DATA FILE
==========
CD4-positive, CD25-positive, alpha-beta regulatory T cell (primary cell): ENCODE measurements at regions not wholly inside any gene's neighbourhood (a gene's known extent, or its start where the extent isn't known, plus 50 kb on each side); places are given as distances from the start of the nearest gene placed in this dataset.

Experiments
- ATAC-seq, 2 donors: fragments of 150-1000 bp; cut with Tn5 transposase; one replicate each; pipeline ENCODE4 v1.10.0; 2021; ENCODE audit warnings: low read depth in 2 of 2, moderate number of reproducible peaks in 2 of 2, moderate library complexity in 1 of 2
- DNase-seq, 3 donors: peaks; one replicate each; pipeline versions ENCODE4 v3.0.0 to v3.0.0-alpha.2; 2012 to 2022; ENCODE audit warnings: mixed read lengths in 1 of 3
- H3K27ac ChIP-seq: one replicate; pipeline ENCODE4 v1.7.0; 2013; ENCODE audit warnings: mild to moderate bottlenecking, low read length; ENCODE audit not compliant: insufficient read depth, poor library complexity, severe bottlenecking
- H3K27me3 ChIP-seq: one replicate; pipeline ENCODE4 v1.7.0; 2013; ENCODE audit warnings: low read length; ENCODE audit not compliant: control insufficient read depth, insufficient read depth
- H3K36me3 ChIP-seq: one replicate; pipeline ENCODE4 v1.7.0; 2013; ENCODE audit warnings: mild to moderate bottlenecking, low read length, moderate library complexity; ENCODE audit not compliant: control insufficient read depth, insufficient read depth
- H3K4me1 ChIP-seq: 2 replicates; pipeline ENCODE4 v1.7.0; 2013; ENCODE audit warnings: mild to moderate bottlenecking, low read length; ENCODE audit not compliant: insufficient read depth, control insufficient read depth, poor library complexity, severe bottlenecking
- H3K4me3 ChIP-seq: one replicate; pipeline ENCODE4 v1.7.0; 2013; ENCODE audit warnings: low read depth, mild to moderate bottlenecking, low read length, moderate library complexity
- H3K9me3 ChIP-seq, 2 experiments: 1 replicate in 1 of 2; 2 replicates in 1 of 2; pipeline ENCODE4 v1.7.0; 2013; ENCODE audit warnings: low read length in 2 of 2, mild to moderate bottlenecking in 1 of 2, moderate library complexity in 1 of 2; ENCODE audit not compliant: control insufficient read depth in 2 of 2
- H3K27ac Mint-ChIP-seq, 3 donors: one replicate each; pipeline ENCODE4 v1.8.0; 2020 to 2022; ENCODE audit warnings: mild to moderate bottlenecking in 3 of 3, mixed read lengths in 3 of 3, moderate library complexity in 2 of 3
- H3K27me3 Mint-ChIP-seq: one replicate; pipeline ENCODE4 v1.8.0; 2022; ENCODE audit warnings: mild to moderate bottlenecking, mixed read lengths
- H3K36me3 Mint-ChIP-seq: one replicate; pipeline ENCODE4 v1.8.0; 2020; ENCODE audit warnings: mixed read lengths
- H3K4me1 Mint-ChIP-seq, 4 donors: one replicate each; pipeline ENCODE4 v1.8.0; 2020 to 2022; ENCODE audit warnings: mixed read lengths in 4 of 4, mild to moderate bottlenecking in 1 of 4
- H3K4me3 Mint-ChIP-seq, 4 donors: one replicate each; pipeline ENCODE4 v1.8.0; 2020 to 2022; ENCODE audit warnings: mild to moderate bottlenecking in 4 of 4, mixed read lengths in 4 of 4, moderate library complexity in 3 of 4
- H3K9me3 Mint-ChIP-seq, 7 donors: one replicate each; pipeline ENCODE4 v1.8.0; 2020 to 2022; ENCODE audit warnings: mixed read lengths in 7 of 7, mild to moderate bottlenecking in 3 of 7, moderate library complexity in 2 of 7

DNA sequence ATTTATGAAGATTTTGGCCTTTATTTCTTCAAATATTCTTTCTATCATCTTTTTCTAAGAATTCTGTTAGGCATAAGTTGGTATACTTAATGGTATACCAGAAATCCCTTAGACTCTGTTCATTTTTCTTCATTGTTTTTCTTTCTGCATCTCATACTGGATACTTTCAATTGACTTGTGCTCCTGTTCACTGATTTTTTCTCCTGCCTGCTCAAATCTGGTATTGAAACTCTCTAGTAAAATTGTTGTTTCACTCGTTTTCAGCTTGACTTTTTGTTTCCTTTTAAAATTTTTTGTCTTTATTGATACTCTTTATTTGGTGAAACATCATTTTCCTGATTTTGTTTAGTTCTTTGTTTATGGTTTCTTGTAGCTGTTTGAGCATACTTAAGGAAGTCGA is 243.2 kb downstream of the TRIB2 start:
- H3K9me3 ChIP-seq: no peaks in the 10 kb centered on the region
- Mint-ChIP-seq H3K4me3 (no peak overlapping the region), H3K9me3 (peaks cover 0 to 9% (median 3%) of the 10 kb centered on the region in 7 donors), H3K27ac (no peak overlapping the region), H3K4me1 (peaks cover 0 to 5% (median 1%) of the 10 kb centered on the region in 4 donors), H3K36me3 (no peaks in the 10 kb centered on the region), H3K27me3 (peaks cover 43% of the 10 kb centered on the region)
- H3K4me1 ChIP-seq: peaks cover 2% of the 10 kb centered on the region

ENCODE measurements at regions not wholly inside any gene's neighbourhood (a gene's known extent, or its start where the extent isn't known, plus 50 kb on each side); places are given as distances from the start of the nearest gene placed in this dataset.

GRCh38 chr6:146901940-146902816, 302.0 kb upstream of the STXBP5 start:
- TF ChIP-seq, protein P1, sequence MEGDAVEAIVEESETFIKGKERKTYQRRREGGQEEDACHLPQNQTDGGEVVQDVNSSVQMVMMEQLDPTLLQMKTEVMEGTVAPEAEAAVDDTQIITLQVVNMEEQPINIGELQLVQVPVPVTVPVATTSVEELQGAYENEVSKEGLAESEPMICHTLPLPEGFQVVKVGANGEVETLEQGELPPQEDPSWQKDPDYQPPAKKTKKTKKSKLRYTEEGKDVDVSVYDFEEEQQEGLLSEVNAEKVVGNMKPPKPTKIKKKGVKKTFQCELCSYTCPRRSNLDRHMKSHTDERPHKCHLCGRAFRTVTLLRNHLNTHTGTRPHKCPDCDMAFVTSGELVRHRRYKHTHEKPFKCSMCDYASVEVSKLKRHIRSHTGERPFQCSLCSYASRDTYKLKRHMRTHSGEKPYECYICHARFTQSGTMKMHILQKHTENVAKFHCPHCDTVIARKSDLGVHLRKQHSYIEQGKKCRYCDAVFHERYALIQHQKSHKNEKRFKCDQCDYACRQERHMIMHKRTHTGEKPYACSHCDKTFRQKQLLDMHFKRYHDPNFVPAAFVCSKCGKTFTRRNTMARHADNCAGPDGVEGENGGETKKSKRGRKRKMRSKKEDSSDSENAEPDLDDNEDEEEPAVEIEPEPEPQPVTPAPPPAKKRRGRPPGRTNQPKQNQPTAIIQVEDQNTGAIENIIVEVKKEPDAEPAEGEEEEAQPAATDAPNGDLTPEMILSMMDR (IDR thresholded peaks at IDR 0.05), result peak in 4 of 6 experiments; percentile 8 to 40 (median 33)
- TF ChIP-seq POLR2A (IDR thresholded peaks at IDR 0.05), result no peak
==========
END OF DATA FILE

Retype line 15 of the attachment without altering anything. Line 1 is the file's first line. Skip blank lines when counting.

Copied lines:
- H3K4me3 Mint-ChIP-seq, 4 donors: one replicate each; pipeline ENCODE4 v1.8.0; 2020 to 2022; ENCODE audit warnings: mild to moderate bottlenecking in 4 of 4, mixed read lengths in 4 of 4, moderate library complexity in 3 of 4